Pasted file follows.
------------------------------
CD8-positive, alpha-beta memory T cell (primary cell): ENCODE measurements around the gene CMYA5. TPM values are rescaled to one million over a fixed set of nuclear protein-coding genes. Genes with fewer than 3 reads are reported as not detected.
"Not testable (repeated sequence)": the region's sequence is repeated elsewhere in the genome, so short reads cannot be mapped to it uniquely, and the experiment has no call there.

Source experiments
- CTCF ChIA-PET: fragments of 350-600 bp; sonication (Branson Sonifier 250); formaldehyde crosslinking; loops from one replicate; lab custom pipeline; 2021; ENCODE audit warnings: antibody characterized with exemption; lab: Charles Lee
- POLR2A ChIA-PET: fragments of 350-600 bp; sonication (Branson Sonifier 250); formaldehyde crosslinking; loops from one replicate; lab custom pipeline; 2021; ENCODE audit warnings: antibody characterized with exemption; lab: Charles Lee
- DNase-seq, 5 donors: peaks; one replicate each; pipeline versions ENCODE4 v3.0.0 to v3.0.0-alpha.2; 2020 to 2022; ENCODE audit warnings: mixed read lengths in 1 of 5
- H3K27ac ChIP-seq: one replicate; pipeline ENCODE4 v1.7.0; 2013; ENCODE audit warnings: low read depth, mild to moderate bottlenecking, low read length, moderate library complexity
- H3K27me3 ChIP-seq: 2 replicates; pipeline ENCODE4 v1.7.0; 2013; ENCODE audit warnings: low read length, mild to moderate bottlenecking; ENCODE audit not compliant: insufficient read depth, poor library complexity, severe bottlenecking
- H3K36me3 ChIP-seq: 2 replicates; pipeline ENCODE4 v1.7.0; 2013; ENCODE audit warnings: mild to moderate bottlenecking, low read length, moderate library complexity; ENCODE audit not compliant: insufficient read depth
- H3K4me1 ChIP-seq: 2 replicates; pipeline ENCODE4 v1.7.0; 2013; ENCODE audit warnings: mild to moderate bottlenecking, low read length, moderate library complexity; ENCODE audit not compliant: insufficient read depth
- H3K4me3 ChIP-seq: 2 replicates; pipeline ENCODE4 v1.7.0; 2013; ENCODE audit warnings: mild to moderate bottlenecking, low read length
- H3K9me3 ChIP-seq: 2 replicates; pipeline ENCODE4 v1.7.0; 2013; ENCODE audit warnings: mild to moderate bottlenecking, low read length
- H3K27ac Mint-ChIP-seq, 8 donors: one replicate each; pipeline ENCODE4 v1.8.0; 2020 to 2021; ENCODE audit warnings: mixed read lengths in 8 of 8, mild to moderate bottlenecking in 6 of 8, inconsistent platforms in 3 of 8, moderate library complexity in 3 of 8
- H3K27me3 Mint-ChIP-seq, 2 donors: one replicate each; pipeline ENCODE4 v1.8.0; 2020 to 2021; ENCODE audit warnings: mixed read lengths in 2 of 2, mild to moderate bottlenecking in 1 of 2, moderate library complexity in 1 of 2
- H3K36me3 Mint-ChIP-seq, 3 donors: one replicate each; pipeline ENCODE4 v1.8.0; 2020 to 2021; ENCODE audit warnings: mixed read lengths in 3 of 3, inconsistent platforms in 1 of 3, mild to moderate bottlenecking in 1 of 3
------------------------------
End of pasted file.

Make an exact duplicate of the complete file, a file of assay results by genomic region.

CD8-positive, alpha-beta memory T cell (primary cell): ENCODE measurements around the gene CMYA5. TPM values are rescaled to one million over a fixed set of nuclear protein-coding genes. Genes with fewer than 3 reads are reported as not detected.
"Not testable (repeated sequence)": the region's sequence is repeated elsewhere in the genome, so short reads cannot be mapped to it uniquely, and the experiment has no call there.

Source experiments
- CTCF ChIA-PET: fragments of 350-600 bp; sonication (Branson Sonifier 250); formaldehyde crosslinking; loops from one replicate; lab custom pipeline; 2021; ENCODE audit warnings: antibody characterized with exemption; lab: Charles Lee
- POLR2A ChIA-PET: fragments of 350-600 bp; sonication (Branson Sonifier 250); formaldehyde crosslinking; loops from one replicate; lab custom pipeline; 2021; ENCODE audit warnings: antibody characterized with exemption; lab: Charles Lee
- DNase-seq, 5 donors: peaks; one replicate each; pipeline versions ENCODE4 v3.0.0 to v3.0.0-alpha.2; 2020 to 2022; ENCODE audit warnings: mixed read lengths in 1 of 5
- H3K27ac ChIP-seq: one replicate; pipeline ENCODE4 v1.7.0; 2013; ENCODE audit warnings: low read depth, mild to moderate bottlenecking, low read length, moderate library complexity
- H3K27me3 ChIP-seq: 2 replicates; pipeline ENCODE4 v1.7.0; 2013; ENCODE audit warnings: low read length, mild to moderate bottlenecking; ENCODE audit not compliant: insufficient read depth, poor library complexity, severe bottlenecking
- H3K36me3 ChIP-seq: 2 replicates; pipeline ENCODE4 v1.7.0; 2013; ENCODE audit warnings: mild to moderate bottlenecking, low read length, moderate library complexity; ENCODE audit not compliant: insufficient read depth
- H3K4me1 ChIP-seq: 2 replicates; pipeline ENCODE4 v1.7.0; 2013; ENCODE audit warnings: mild to moderate bottlenecking, low read length, moderate library complexity; ENCODE audit not compliant: insufficient read depth
- H3K4me3 ChIP-seq: 2 replicates; pipeline ENCODE4 v1.7.0; 2013; ENCODE audit warnings: mild to moderate bottlenecking, low read length
- H3K9me3 ChIP-seq: 2 replicates; pipeline ENCODE4 v1.7.0; 2013; ENCODE audit warnings: mild to moderate bottlenecking, low read length
- H3K27ac Mint-ChIP-seq, 8 donors: one replicate each; pipeline ENCODE4 v1.8.0; 2020 to 2021; ENCODE audit warnings: mixed read lengths in 8 of 8, mild to moderate bottlenecking in 6 of 8, inconsistent platforms in 3 of 8, moderate library complexity in 3 of 8
- H3K27me3 Mint-ChIP-seq, 2 donors: one replicate each; pipeline ENCODE4 v1.8.0; 2020 to 2021; ENCODE audit warnings: mixed read lengths in 2 of 2, mild to moderate bottlenecking in 1 of 2, moderate library complexity in 1 of 2
- H3K36me3 Mint-ChIP-seq, 3 donors: one replicate each; pipeline ENCODE4 v1.8.0; 2020 to 2021; ENCODE audit warnings: mixed read lengths in 3 of 3, inconsistent platforms in 1 of 3, mild to moderate bottlenecking in 1 of 3